American Bladdernut


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Staphylea trifolia

American Bladdernut



Staphylea trifolia, called American bladdernut, is a fast-growing, suckering, Missouri native large shrub or small tree that commonly occurs in bottomlands, woodland thickets and moist soils along streams throughout the State. Establishes dense colonies in the wild where it is most often seen in a shrubby form. Typically grows 10-15′ tall (less frequently to 25′). Compound, trifoliate (three-parted), dark green leaves (each ovate leaflet to 4″ long). White, bell-shaped flowers in drooping clusters appear in spring. Flowers give way to inflated, bladder-like, egg-shaped, papery seed capsules (1-2″ long) which mature in late summer and often persist into early winter. Seed capsules add interest to dried flower arrangements.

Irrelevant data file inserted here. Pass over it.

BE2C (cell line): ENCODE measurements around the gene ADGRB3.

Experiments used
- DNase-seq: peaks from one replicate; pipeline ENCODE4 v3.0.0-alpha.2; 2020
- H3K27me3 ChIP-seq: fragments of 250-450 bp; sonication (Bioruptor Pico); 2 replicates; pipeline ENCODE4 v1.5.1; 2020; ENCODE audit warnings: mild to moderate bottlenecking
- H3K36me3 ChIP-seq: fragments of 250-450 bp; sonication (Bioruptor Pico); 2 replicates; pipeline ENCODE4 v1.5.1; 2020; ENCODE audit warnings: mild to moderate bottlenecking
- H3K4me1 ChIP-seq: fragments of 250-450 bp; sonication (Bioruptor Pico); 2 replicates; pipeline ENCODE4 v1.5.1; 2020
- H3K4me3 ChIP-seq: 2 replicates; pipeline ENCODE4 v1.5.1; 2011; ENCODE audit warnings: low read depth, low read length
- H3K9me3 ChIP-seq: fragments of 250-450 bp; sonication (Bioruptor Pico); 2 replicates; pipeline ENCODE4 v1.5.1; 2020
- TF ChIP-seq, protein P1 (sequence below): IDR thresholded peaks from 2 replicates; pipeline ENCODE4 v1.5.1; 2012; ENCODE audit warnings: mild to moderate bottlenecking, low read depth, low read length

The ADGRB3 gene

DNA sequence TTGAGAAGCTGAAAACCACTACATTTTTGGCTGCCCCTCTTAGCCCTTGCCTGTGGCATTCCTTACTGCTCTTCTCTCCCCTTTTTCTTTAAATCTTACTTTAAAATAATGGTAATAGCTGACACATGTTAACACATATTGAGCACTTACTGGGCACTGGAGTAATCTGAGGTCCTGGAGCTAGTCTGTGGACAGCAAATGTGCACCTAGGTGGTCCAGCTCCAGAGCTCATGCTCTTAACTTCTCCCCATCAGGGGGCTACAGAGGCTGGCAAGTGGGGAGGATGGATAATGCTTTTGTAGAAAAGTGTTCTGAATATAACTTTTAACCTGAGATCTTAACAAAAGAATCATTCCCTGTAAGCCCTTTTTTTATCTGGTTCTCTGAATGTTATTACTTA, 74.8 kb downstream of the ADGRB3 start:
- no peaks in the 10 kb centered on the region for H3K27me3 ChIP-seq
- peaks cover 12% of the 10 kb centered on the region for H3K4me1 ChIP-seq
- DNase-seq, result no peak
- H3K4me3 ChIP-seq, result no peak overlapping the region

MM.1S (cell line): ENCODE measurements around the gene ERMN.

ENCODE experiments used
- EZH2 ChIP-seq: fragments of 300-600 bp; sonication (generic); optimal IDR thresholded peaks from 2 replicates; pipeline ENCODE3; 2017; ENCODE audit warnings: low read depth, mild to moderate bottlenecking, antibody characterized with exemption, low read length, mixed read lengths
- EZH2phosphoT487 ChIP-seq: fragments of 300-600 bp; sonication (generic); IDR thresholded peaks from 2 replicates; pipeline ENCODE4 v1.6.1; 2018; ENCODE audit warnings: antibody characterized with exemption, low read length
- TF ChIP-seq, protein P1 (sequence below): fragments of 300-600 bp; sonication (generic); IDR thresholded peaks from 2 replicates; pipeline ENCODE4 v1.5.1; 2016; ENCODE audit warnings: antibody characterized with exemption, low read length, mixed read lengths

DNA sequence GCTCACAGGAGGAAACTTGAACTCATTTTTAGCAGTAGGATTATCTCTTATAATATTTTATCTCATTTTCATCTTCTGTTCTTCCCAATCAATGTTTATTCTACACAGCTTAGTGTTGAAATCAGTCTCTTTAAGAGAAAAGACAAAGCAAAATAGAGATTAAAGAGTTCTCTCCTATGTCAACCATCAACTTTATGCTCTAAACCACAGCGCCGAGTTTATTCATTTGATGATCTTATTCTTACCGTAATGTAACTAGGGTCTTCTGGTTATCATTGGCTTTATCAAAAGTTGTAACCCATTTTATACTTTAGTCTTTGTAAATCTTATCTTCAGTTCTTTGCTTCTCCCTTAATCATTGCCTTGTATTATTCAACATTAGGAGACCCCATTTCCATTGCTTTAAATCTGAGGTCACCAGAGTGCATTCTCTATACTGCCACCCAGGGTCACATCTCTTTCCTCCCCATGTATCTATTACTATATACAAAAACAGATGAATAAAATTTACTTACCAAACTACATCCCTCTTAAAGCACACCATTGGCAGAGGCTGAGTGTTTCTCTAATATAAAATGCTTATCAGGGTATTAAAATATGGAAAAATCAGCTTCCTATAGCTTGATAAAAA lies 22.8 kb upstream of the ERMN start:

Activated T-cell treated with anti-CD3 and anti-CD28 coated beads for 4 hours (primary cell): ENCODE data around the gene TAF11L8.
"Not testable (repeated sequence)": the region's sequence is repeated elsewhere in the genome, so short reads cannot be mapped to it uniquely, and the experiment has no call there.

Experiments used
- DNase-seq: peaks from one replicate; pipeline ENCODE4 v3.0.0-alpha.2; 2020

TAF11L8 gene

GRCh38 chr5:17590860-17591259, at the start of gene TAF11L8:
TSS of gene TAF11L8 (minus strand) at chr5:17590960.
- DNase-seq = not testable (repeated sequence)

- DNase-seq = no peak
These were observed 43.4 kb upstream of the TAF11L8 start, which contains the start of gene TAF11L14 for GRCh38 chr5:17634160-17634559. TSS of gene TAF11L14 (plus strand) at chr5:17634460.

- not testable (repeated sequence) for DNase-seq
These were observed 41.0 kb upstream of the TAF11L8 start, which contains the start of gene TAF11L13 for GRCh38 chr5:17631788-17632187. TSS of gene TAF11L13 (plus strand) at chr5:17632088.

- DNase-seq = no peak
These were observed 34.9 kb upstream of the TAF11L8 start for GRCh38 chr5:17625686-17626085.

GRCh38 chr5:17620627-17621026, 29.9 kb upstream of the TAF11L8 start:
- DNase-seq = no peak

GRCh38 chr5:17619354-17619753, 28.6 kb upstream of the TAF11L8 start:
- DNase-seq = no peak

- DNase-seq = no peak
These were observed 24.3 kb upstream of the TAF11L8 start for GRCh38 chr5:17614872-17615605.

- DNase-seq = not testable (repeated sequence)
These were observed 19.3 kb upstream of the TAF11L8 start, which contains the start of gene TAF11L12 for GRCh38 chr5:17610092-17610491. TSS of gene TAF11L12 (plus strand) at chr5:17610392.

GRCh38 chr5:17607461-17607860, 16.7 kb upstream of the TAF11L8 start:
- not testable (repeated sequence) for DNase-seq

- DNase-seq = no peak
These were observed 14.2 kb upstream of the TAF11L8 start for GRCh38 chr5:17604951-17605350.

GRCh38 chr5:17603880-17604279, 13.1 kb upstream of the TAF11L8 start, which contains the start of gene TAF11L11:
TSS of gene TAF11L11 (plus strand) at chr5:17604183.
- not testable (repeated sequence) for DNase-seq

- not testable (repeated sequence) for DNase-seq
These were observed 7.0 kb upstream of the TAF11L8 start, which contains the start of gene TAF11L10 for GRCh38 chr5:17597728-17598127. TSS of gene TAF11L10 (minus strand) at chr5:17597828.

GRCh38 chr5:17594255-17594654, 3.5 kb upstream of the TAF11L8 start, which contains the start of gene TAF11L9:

Common Name: bladdernut

Type: Deciduous shrub

Native Range: Eastern United States

Zone: 3 to 8

Height: 10.00 to 15.00 feet

Spread: 10.00 to 20.00 feet

Bloom Time: April to May

Bloom Description: White

Sun: Part shade to full shade

Water: Dry to medium

Maintenance: Low

Suggested Use: Flowering Tree, Rain Garden

Flower: Showy

Fruit: Showy

Tolerate: Drought, Heavy Shade, Clay Soil, Dry Soil, Shallow-Rocky Soil, Black Walnut


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